By Davie Yang
In a community there are always notable people who are willing to assist others when asked to. But then there are those people who take it to another level by spending hours and hours of their lives helping those in need, obviously loving to do those virtuous deeds. These overachieving people can become seen as heroes by not only the people they assist, but by the whole community. In this case, four Skyline students have risen to the occasion and have received the honorary title of “Community of Caring Heroes” from the Community of Caring co-directors Dané du Randt and Kirsten Magleby. These “heroes” are Amanda Rouse, Jake Cushing, Ankita Ray, and Sam Peterson.
“I was motivated by the hope that I could change someone’s life for the better, even if it was as small as reminding them that someone cares about their well-being,” shares Amanda Rouse. Her willingness to help others is evident through services like working at a local road home and helping with the iMatter March.
However, Rouse’s drive to be of assistance to others was not strictly limited to the Utah community or even in this country. For three weeks in West Bengal, India, she taught village children and worked with a women’s rights group with another group called YMAD (Youth Making a Difference). Before even venturing out to India though, she had to take part in a nine-month leadership training class.
In addition to all that, Rouse has helped out in Puerto Penasco, Mexico by building and painting houses for people who were homeless. Out of all her wondrous services, she says about her experience in India, “[It] was the most memorable mainly because I have never felt the kind of love the children and villagers had for us, and I will never love anyone the way I love them.”
Jake Cushing is another student who has been bestowed with the “hero” title. “I felt really accomplished and happy! Service just makes your life better. I don’t see myself as a hero at all. I love helping others to feel good and have fun. That’s my main goal,” Cushing relays. During his sophomore year in Community of Caring, he was assigned to a service site called Hartvigsen School, which is a school for children with special needs in the Granite School District. There, he assisted with the Special Olympics. “It’s been amazing to see their success!” he remarks. “After going a couple of times, I loved it and knew that I needed to continue to help make their lives better. They became dependent on me to be there and I never wanted to let them down. I really became close to everyone that I served.”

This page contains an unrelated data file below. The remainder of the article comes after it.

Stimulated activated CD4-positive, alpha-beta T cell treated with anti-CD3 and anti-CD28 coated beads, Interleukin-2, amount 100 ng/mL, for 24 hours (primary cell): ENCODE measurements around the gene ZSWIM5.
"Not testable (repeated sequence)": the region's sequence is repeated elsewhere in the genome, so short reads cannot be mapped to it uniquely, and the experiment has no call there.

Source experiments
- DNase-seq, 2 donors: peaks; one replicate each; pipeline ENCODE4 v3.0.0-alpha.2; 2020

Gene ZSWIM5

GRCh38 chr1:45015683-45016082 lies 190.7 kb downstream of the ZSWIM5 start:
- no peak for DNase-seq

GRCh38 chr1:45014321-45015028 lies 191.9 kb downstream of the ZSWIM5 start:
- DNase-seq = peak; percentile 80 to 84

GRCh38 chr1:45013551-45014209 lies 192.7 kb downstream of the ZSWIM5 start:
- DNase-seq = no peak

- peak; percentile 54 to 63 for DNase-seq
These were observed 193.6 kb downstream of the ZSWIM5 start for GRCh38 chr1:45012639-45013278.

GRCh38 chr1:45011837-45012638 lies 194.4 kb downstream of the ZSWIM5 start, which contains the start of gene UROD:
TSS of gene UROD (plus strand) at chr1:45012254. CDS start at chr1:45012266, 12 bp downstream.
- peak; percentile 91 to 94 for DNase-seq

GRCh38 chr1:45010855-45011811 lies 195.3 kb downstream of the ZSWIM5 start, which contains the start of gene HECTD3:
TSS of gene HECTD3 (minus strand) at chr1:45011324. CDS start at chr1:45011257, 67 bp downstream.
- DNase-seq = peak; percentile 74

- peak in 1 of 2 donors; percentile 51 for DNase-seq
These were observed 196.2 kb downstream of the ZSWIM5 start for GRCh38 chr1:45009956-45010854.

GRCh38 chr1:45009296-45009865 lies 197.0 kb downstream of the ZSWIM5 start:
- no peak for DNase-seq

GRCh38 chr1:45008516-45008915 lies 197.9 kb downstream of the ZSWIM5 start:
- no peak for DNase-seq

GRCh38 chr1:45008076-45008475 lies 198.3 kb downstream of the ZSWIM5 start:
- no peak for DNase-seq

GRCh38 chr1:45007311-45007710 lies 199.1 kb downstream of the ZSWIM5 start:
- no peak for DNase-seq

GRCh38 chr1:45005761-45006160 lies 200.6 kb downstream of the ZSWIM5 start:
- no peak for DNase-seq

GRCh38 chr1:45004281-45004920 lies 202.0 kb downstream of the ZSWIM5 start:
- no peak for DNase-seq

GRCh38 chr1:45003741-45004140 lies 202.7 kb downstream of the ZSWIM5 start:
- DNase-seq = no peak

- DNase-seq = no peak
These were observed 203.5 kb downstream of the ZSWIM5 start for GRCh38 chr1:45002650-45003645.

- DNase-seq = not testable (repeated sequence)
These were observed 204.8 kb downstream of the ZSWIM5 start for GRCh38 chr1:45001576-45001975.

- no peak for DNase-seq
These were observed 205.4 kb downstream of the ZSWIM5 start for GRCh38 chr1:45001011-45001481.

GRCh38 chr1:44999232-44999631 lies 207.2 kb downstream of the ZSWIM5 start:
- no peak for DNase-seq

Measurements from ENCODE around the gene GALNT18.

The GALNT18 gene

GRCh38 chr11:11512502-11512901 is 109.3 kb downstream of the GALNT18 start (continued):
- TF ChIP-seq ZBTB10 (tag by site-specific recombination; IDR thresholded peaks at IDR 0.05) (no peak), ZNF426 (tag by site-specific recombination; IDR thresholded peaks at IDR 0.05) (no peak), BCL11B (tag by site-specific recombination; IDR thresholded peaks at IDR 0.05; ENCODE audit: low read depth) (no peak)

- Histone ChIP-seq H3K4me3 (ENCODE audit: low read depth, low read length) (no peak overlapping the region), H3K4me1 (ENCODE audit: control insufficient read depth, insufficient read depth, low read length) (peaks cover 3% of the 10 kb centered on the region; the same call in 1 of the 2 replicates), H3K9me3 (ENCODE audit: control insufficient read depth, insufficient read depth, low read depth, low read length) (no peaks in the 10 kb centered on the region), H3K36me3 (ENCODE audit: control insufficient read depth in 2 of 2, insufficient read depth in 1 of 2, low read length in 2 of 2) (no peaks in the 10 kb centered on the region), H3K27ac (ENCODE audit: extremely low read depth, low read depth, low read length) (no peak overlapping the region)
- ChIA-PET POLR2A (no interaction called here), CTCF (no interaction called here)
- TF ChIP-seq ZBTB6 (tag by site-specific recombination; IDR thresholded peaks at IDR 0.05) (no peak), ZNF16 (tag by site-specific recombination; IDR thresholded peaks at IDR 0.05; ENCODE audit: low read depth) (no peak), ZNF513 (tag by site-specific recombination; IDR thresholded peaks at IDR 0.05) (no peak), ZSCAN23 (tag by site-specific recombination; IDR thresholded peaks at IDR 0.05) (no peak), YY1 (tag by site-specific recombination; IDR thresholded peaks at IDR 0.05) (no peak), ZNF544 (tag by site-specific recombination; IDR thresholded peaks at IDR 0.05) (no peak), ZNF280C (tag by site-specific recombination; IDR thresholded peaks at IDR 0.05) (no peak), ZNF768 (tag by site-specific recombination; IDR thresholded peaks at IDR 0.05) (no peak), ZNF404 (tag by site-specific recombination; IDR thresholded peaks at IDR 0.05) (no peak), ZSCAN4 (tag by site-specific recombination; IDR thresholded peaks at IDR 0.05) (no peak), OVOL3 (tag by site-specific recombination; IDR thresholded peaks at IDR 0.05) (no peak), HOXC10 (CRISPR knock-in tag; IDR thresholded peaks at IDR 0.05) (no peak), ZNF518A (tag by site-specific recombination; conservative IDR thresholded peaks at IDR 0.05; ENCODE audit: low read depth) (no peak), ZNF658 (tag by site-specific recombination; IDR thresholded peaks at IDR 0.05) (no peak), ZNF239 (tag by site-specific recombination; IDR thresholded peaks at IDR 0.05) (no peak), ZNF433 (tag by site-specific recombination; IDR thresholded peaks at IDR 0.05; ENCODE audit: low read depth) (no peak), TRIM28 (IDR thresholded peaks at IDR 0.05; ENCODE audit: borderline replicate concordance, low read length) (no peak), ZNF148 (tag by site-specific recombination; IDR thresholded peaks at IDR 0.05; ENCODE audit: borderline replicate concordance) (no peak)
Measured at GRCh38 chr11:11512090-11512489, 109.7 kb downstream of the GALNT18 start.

Currently, Cushing still offers assistance at Hartvigsen when he finds time to do so in his busy schedule while also helping out at Camp Kostopulos, a special needs camp. Gary Slaymaker, the teacher in charge of the Special Olympics at Hartvigsen, admits, “Jake has been a great volunteer for the Special Olympics. [He] did not stand around waiting for others to tell him to get involved. He would go out and start to associate with the various athletes no matter what their skill level was. To me Jake is truly a Community of Caring Hero.”
Another hero – in this case, a heroine – who has risen to the occasion is Ankita Ray. One common path at Skyline that she has taken is doing service in various clubs. For instance, she has been a member of Operation Smile and HOSA for the three years she has been in Skyline. Over those three years, she claimed an officer position in Operation Smile. Even more noteworthy in HOSA, she is currently contributing to raise money for the Cystic Fibrosis Foundation.
What truly distinguishes Ray as a heroine above the rest of the student body though is through her “most meaningful service experience,” as Ray describes, where she took part of a humanitarian trip to India. Over there, she worked at an orphanage, providing very meaningful support for the children. “I think my motivation was initially to realize what I was grateful for,” conveys Ray. “But after the experience was over, I realized they had done much more for me than I had for them.”
Sam Peterson is the final member of this selective group. Although he is known by most of the student body for being the Vice President of the student government, Peterson has done a lot of other assistive deeds behind the scenes. These deeds have varied from singing for the elderly, to knitting hats for the Neonatal Department at the Primary Children’s Hospital, to even being a student mentor and coach for schools like Nibley Park Elementary and Churchill Junior High.
Sam’s service at Camp Hobe, however, was his most notable deed. Camp Hobe is an organization that provides a summer camp for kids who have cancer and as well as their siblings. Peterson, along with investing 120 hours for an internship at the camp, did a service project for it and ended up raising about $861 “I wanted to do something for the kids who had given me a new